Organic cotton was grown in the following 19 countries: India (51%), China (17%), Kyrgyzstan (10%), Turkey (10%), Tajikistan (5%), Tanzania (2%), USA (2%), (Uganda (1%), Greece (.5%), Benin (0.4%), Peru (0.2%), Burkina Faso (0.19%), Pakistan (0.17%), Egypt (0.12%), Ethiopia (0.05%), Brazil (0.04%), Mali (0.03%), Argentina (0.005%), and Thailand (0.003%). Approximately 0.97 percent of global organic cotton was produced in the top seven countries.

How much organic cotton is grown in the United States?

In the U.S., organic cotton production increased 1.3 percent from 2017 to 2018, amounting to 23,720 bales harvested from 18,982 acres, with challenging weather conditions including both drought and hail. The U.S. represents 2.16 percent of global organic cotton production (and 0.1 percent of U.S. cotton production3). There were 66 farmers involved in U.S. organic cotton production in Texas, New Mexico, and North Carolina.

Two entities–the Texas Organic Cotton Marketing Cooperative (TOCMC) and the ProCot Cooperative program managed by Allenberg Cotton Company –continue to dominate U.S. organic cotton production, growing 85 percent of the total fiber in 2018/19. Most organic cottonseed is sold to organic dairies for use as feed, though several farmers catch and reuse their seed.

What is the value of the U.S. organic cotton market?

Organic fiber continues to be the largest and fastest-growing sector in the U.S. organic non-food industry (including organic textiles, household products, personal care products, supplements, pet food and flowers). According to the Organic Trade Association’s 2020 Organic Industry Survey, organic fiber product sales increased 12 percent over 2018 to $2.04 billion in 2019–with most of those sales in organic cotton. Overall, sales of organic food and non-food products in the U.S. totaled a new record of $55.1 billion in 2019, up 5 percent from the previous year.5 Increasing consumer awareness and the growing knowledge that what we put on your body is as important as what we put in it are driving growth in the organic textiles and fiber market.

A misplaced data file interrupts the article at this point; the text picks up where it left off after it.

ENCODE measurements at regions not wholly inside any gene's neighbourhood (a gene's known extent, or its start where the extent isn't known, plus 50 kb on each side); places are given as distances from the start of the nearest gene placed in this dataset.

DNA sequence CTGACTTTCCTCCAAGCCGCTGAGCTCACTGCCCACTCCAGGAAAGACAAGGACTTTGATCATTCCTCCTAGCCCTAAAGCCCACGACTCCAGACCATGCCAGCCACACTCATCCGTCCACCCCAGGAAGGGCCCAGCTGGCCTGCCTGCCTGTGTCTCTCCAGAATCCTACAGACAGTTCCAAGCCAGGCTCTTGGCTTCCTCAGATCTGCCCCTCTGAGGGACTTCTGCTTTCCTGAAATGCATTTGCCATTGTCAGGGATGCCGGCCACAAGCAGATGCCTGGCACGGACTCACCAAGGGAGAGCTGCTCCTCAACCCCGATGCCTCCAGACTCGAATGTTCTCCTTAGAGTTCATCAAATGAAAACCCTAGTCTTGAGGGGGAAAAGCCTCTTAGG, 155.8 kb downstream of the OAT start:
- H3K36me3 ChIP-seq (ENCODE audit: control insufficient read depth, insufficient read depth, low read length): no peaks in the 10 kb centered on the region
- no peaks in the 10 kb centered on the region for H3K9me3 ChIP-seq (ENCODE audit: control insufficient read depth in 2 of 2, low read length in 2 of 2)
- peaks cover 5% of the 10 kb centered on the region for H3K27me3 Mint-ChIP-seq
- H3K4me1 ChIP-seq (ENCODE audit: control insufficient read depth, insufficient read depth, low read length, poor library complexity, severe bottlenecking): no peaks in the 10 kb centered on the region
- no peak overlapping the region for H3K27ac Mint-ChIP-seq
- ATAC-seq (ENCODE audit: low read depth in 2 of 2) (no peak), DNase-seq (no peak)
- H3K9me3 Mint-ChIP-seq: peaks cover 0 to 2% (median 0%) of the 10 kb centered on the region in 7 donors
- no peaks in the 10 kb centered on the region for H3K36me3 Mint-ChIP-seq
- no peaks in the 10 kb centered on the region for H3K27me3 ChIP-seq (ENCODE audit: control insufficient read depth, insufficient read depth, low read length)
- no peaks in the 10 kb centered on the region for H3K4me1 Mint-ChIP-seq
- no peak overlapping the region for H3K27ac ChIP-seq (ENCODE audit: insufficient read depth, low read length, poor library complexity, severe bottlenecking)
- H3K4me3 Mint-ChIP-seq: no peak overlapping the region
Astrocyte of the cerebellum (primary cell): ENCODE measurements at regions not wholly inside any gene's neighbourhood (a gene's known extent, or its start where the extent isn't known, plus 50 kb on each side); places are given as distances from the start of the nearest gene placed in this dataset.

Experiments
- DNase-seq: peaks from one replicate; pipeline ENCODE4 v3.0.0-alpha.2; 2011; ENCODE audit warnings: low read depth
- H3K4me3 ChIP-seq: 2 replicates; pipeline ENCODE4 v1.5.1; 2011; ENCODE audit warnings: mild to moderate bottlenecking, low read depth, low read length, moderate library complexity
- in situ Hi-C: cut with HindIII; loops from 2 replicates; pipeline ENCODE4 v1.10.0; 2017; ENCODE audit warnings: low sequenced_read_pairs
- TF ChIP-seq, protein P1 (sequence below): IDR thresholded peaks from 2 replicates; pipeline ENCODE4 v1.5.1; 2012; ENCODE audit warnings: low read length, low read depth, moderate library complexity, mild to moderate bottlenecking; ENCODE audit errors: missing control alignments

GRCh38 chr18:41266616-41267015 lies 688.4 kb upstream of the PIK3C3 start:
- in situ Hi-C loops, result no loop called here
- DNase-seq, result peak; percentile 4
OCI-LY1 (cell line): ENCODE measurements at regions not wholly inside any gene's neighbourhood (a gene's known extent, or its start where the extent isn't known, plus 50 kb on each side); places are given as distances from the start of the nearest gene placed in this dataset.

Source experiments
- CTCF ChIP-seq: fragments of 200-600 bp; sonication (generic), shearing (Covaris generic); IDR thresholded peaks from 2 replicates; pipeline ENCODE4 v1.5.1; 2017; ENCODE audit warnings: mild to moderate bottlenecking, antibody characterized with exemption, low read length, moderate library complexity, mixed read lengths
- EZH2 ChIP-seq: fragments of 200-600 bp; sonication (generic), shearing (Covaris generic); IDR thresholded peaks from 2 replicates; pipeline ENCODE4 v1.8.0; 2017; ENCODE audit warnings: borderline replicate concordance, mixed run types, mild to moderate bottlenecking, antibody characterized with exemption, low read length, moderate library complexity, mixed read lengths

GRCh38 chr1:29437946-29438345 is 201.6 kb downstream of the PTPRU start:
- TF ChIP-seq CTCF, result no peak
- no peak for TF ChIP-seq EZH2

What about processing of organic cotton into finished textiles?

Companies are increasingly becoming certified to traceability standards such as the Textile Exchange Organic Content Standard (OCS), which verifies that the cotton in a final product is certified organic. In 2019, 6,181 facilities in 54 countries were certified to the OCS, including 147 in the U.S.

Thousands of facilities around the world have become certified to the Global Organic Textile Standard (GOTS).7GOTS is a stringent voluntary global standard for the entire postharvest processing (spinning, knitting, weaving, dyeing and manufacturing) of apparel and home textiles made with organic fiber. The standard prohibits the use of toxic inputs during the processing stages and establishes strong labor provisions including a prohibition on child labor. In 2019, there were 7,765 facilities in 70 countries certified to GOTS, including 147 in the U.S. The U.S. ranked ninth in terms of the number of GOTS-certified facilities, and North America ranked second in terms of the largest increase in GOTS certifications.

In 2011, the U.S. Department of Agriculture issued a policy memorandum addressing labeling of textile products containing certified organic fibers including cotton, linen, and wool. According to the memo, products containing organically grown fibers that have been processed according to GOTS may be marketed as organic.

Document support from the Organic Trade Association.